Straight From a Movie

Pensive Thoughts on Paper | Movie Reviews and Quotes Website

Tag: Eddie Redmayne

The Danish Girl Review (2015)

A powerful movie! Eddie delivers an enthralling performance.

The Danish Girl is a self-realization sojourn of Einar Wegener, a top-notch landscape painter from Denmark, who unfurls gradually into his true identity. Never leaving his side in a full supportive backdrop is Gerda Wegener, played superbly by Alicia Vikander, who depicts a gorgeous shade of loyal love.

The movie leaves you wondering how bold and resolute Einar Wegner really was, to have pioneered the transgender transformation. In an era of hush-hush, where people looked at you differently, Einar managed to do something extraordinary and unorthodox that is worth an ovation. He wasn’t really bothered about what people might say or do. He just cared about finding what he was, in an unwavering fashion.


The story leaves you in tears owing to the “Gerda-persistence”. Not for a second does she stop loving her husband, and accepts Einar’s true identity and helps him to achieve his transformation. She wavers once, but that was it. Where will you find such altruistic love?

The performance of Eddie Redmayne is mind numbing as Lili. He wears all the womanly expressions to perfection, with the slight but right blush, blinking of his eyes and that crimsoned smile, he just nails every bit like a pro. So reassuring is his performance that he gets lost into it completely. Really convincing! The music and screenplay are simply outstanding. Well played and intelligently written. Acting A1! Plot superbly woven.

Some bits in the movie unknowingly walk into the clichéd territory, for instance when two French guys beat the crap out of Einar, also the fact that Gerda is crushed ‘neath her loyalty towards her husband and requited love, seem more like a revisited enclave.

As The Danish Girl rambles to fruition, the movie begins losing its dramatic quotient and charm that had so brilliantly managed to keep us riveted. Editing goes a little bit dodgy there, and it loses its rhythm. The quiet is overshadowed by the shaky focus as frames change one after the other beating melodrama to pulp. Although right at the climax it peaks once again and makes up for all of it. But, still you are compelled to feel something wasn’t quite right during the last bits.

However, overall the movie did justice to the transgender pioneer and the girl who never left his side, Gerda the true hero. A splendid flick!

The Theory of Everything Review (2014)

“I have loved you. I did my best.”

Marsh’s finest piece The Theory of Everything is a biopic of the living (something producers rarely pick) miracle, Stephen Hawking. The life of the prodigy is smitten with misfortunes, wonders, eurekas, not to forget the love of his life Jane who sacrificed everything normal just to be with the polymath.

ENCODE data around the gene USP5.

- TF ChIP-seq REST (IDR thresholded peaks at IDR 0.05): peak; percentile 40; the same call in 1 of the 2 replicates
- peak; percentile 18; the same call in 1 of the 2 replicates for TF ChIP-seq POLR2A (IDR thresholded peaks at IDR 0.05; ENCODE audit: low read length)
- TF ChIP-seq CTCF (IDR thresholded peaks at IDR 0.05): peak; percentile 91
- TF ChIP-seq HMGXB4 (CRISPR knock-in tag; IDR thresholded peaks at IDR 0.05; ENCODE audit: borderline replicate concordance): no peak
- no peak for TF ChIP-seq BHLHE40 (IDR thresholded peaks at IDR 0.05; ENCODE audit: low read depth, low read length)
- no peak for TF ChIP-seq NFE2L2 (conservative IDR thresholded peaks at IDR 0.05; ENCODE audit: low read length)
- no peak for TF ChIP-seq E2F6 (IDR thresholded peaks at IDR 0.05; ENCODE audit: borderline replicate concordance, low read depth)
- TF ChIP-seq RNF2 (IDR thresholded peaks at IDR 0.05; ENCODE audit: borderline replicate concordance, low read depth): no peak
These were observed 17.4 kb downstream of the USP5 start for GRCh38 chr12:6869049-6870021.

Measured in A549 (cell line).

The life of Hawking is in itself a melodramatic narrative which doesn’t need any more filler to spice things up. It already reeks of mishap and tragedy. What is worth noticing is the fact that despite all the adversity that dangled around his life, it was still pulled off and buffed up brilliantly by Jane, without whom the master couldn’t have made it.

I place this biopic’s direction above Morten Tyldum’s work just for the fact that theories that people don’t comprehend have been expounded brilliantly at different points of time in terms of simple examples one would understand, which was, in fact, missing in The Imitation Game. Marsh endeavors to make things relate to us by explaining Hawking’s discoveries. Even whilst he does that he makes sure he doesn’t miss out from the drama that the movie so gorgeously carries.

Marsh captures every aspect, every crossroad and setback that Hawking faced in his life with perfection. People tend to remember only the renowned. But what Marsh did by manifesting the parallel life of Jane Hawking, the mental agony she had to go through, the dilemma of not leading a normal life, the vexation of all the work she did, the hope that lit up her dead verve, the broken chance to escape from everything, and the jilted emptiness are far more beautiful and worth commending.

The story is also a beautiful reflection of mind’s conundrum. It shows how at one point love dies and no matter what you do, and no matter how close you were at one point, it always meets the same fate. Comes a time when there is no other option but to let go. Sometimes for the sake of the happiness of your other half.

Hawking is an epitome of hope. It just goes on to show us how a will to fight, a reason to live and the gusto to learn could never stop a brain from dying.

Definitely worth our time!